3. Electricity expenses. If you want to have union jobs that result in higher wages than other jurisdictions we compete with, then you have to reduce other expenses. Why are we paying so much more for electricity than we should? We can’t even compete with mass production or automation because we’re competing with countries with much lower energy costs. Find a way to drop electricity expenses for manufacturers in Ontario.
4. Housing availability and traffic congestion. Wynn has thrown money at the same old things that have created these problems to begin with. The underlying issue with traffic and affordability is supply and demand combined with the NECESSITY FOR DAILY TRAVEL. In Europe they got it right when they have people living where they work. Why are we having people commute 30-40 kms to get to work? Create the incentive and support to have people work closer to home. Adjust zoning to include commercial in residential neighbourhoods. Make it more affordable to build houses in different areas on non-fertile farm land. Why are we paying an upwards of $25,000 per unit for building/development permits, t hen paying double land transfer taxes in Toronto? The government is taking as much as $100,000 in these and related taxes just to build a home. Why? This money goes to general expenses (bureaucracy?).
5. Quality of education. The quality of education in Ontario has dropped significantly over the last 25 years! I’ve come across some really bad teachers in the school system who shouldn’t be allowed near children, let alone teach them. Why is it so hard to get rid of these bad teachers, but more importantly, WHY IS THE MINISTRY OF EDUCATION PUTTING TEACHER JOB SECURITY AHEAD OF THE EDUCATION, DEVELOPMENT AND PSYCHOLOGICAL HEALTH OF THE CHILDREN? Wynn was so interested in sex education, but she did nothing for addressing the quality of education issue or how to deal with the Teacher’s Union which is allowing some teachers to destroy the self-confidence, motivation and future potential of young children. What is your plan?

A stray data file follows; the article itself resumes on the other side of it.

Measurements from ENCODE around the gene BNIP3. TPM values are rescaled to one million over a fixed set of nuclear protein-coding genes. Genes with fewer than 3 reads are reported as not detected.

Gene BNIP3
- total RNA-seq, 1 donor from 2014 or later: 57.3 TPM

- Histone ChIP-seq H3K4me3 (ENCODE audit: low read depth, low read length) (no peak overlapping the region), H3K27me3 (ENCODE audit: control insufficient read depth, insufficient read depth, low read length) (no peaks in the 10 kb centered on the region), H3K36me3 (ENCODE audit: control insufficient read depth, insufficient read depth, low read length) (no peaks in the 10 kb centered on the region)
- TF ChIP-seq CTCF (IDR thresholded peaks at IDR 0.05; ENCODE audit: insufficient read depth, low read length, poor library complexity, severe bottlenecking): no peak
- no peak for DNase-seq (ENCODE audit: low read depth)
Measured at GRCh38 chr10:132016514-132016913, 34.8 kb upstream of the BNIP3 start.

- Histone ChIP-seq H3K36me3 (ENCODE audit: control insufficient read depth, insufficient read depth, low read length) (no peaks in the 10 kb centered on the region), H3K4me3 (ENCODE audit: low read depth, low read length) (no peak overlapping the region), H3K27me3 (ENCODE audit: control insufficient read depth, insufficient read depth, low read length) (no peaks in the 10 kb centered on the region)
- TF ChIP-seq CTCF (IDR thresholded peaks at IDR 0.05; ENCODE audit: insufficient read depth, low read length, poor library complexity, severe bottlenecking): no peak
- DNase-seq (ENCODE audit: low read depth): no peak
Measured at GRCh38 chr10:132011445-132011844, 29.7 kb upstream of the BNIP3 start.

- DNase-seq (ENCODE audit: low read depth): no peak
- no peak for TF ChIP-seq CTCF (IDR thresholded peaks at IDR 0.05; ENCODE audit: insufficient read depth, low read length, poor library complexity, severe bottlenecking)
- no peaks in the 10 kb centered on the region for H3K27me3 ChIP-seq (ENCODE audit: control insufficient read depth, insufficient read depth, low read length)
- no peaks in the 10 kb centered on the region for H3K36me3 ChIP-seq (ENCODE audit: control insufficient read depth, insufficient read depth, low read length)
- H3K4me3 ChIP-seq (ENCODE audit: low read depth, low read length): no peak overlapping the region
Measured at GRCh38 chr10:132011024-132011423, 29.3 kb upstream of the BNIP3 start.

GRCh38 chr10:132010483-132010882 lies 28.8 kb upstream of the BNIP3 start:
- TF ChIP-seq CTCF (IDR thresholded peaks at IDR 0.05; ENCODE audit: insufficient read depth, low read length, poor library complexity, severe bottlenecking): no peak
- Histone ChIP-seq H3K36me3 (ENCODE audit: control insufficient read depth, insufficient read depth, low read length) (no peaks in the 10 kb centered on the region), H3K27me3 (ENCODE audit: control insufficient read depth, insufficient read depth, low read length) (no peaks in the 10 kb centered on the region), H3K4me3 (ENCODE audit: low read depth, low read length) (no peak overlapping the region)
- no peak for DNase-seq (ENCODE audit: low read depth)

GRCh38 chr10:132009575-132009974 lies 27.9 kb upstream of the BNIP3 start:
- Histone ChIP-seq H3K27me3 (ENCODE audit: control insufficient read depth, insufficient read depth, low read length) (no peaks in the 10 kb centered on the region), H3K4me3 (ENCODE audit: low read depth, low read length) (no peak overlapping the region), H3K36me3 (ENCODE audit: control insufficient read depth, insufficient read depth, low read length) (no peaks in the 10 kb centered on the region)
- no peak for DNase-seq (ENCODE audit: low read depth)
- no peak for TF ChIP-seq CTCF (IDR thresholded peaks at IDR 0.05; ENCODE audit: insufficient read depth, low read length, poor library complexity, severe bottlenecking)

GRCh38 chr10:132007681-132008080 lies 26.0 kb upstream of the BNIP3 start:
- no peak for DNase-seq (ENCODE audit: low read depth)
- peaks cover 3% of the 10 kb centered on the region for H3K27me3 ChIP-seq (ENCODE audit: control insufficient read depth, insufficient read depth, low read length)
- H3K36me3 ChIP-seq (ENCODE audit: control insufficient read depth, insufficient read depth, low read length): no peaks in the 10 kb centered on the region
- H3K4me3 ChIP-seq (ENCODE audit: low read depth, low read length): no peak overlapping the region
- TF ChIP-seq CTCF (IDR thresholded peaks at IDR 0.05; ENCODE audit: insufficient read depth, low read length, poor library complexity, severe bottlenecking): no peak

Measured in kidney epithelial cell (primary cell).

Your thoughts? 

Money Transmitter Licenses and Canadian First Global Data in the U.S.

Almost every U.S. state requires a state license in order to transmit money into, out of or within the state. These licenses are expensive to acquire and to maintain and establish a financial barrier of entry.

Licensing requirements include the following considerations:

  • applicant’s financial condition
  • applicant’s net worth
  • amount of business for the previous year
  • anticipated business for the upcoming year

The cost of acquiring a license average more than U.S. $175,000 per state and the annual renewal fees on average are more than U.S. $135,000.

In addition to the various state requirements,  money transmitters must also register with the Financial Crimes Enforcement Network (FinCEN) of the U.S. Department of Treasury. Registration is valid for two years before it needs to be renewed. Money transmitters must use the BSA E-Filing System to submit initial registration forms and renewals. There are both civil and criminal penalties for money services businesses that do not register with FinCEN.